by Pat Carl
During early July, I visited my mother in Des Moines, Iowa. I was raised and spent most of my life in the USA, so I am familiar with the States’ mania for all things red, white, ‘n blue. Still, in taking my morning walks, I was struck anew by what I think of as the frenetic patriotism that grips the States, especially around July 4.
I saw US flags attached to garages and on flagpoles, flags painted on mailboxes, and a red, white, ‘n blue whirligig prominently displayed in a well-tended flower garden. Following my walk, I stopped into the local grocery store for a Starbucks and was treated to various small red, white, ‘n blue displays around bakery department cakes (also sporting unappetizing patriotic colours), organic food displays with small, desk-sized flags bracketed between strategic mounds of gourmet cheese, and rows of small red, white, ‘n blue flags atop each door in the freezer section.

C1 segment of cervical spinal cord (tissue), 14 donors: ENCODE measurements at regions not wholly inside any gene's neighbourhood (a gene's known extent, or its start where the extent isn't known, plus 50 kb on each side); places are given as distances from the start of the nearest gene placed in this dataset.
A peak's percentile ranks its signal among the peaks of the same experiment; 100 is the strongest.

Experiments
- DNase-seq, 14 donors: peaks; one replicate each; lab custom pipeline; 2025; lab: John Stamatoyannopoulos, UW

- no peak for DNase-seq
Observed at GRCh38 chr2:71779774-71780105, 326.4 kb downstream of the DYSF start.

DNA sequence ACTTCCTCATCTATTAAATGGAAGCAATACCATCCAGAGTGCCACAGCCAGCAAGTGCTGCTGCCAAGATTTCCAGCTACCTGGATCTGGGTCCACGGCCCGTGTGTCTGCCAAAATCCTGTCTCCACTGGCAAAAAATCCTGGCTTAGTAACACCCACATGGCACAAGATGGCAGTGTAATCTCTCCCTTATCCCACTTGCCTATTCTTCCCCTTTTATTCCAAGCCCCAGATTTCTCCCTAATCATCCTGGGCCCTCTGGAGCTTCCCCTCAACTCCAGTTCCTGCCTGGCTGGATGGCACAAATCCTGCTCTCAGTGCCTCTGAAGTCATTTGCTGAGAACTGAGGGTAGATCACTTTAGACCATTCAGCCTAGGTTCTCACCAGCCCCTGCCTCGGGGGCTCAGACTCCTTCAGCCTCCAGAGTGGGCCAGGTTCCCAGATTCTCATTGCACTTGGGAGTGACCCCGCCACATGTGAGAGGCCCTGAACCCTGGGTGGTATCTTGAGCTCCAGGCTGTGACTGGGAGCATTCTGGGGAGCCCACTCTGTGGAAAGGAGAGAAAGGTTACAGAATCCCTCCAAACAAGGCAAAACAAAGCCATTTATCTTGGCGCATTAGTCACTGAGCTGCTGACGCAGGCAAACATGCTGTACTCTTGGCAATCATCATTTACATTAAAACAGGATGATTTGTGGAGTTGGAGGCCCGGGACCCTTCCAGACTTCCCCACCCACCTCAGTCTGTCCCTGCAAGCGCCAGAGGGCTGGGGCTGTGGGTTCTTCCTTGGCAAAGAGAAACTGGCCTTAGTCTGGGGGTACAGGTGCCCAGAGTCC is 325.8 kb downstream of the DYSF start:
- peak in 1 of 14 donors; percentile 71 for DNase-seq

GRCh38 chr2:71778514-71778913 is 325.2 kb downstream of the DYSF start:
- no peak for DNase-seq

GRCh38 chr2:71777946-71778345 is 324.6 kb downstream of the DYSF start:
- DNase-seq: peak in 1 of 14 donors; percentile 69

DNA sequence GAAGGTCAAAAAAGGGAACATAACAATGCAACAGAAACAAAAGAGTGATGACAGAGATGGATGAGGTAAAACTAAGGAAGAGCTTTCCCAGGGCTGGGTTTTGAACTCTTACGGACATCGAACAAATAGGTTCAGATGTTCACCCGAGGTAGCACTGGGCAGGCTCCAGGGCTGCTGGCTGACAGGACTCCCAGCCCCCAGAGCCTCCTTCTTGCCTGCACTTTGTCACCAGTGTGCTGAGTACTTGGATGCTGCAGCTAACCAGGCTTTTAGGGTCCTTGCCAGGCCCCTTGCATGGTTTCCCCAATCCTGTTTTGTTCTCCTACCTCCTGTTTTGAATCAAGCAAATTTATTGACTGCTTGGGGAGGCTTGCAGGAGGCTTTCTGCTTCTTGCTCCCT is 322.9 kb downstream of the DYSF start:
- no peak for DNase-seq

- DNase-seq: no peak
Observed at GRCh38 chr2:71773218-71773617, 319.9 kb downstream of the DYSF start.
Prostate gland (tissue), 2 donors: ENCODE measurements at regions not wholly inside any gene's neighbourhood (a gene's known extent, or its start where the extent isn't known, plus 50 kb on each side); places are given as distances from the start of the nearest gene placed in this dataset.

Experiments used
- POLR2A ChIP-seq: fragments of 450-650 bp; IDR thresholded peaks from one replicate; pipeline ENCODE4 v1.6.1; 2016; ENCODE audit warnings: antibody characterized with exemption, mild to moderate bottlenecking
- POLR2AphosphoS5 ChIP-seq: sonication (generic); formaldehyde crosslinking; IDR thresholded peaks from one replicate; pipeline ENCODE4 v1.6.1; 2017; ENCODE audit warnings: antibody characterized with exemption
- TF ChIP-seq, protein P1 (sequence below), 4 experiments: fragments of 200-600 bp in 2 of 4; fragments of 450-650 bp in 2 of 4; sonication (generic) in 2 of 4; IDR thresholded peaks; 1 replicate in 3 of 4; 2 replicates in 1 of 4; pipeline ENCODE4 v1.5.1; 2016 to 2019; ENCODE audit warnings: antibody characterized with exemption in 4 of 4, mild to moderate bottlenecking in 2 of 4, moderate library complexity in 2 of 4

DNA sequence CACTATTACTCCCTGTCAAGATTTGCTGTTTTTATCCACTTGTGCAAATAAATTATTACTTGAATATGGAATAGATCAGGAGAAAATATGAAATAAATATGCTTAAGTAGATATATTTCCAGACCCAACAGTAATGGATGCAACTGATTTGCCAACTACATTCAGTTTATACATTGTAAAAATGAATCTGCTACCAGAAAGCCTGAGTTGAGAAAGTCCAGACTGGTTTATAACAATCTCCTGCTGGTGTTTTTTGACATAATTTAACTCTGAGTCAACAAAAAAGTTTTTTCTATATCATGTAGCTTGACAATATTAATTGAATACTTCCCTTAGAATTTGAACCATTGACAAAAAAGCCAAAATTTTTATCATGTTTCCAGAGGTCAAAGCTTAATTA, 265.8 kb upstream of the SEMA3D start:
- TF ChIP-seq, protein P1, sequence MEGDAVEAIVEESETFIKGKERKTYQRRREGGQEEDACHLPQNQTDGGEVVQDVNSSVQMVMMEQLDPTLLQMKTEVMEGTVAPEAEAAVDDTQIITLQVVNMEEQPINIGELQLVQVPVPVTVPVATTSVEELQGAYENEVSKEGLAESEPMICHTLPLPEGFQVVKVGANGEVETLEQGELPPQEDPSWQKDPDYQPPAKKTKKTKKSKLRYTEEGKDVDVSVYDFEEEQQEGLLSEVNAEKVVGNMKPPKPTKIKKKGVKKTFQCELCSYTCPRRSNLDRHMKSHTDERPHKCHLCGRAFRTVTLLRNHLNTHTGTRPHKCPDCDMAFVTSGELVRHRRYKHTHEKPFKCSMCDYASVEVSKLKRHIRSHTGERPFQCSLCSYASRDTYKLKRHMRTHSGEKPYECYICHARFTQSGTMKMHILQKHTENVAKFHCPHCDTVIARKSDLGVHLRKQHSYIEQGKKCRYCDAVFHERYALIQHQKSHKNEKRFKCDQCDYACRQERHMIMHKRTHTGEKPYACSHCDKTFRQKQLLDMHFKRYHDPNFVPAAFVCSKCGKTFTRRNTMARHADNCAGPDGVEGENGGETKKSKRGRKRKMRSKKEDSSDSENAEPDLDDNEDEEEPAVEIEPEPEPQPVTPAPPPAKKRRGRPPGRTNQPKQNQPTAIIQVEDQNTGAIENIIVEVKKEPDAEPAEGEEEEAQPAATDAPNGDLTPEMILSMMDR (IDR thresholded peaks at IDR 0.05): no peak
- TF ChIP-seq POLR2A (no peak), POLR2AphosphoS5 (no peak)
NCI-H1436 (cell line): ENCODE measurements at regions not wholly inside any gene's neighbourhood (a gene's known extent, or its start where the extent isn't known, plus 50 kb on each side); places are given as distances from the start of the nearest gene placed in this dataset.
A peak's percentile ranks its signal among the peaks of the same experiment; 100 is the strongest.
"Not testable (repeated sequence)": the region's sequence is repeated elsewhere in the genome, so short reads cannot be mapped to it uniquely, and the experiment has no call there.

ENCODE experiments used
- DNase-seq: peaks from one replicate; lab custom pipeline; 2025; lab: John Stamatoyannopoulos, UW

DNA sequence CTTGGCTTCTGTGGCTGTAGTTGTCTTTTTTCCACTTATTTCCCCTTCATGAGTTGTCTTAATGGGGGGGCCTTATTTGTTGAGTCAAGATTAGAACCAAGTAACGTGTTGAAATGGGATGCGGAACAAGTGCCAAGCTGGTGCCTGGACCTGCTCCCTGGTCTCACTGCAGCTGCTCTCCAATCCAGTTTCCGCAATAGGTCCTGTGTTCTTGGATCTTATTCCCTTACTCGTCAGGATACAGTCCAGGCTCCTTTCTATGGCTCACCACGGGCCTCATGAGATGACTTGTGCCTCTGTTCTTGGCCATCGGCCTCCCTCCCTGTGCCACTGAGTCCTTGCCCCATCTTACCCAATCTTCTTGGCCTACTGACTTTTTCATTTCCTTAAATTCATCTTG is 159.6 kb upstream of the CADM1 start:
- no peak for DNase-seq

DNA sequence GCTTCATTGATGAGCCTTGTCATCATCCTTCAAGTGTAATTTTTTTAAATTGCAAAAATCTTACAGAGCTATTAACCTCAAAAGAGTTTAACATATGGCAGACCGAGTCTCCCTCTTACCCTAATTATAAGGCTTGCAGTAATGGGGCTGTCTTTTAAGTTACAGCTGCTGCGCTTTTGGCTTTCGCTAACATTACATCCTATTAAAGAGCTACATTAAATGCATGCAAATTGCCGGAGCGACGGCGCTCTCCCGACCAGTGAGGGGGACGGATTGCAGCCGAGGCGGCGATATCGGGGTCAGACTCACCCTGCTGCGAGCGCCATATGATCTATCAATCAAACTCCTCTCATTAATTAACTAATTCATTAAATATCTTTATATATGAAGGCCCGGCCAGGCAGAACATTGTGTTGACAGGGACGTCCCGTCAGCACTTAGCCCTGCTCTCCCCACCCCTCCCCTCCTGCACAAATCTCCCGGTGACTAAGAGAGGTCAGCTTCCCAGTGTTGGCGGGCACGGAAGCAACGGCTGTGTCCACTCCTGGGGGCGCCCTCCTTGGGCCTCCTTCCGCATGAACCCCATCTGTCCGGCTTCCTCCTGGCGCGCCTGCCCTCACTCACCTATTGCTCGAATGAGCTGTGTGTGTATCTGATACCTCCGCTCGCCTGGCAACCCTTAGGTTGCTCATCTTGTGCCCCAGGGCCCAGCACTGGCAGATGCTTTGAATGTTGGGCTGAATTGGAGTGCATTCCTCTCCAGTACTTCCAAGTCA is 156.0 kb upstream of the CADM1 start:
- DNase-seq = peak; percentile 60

All this over-sell reeks of superficiality, a crass and shallow single-minded devotion to the image of American exceptionalism, an image that seriously underplays America the global bully, the land of the racist, and the home of the fanatic.
Having grown up in this environment, when I came to Canada I thought Canadians shy about expressing their patriotism. Gradually, though, I learned Canada was a country proud of its peacekeepers, a country attached to pluralism and a heartfelt generosity. A country in which hijab-clad women can sport the red maple leaf tattooed on their faces on July 1. A country of politicians who, when confronted by 22 Minutes’ cameras in Ottawa, allow themselves to be the butt of satirical humour. A country that builds the Trans-Canada Trail through some of the north’s most gorgeously diverse landscape and invites hikers to set off walking.
Canada’s red and white shows its true colours in a mature, understated fashion that demonstrates just how genuine patriotism can be, in stark contrast to its southern neighbour.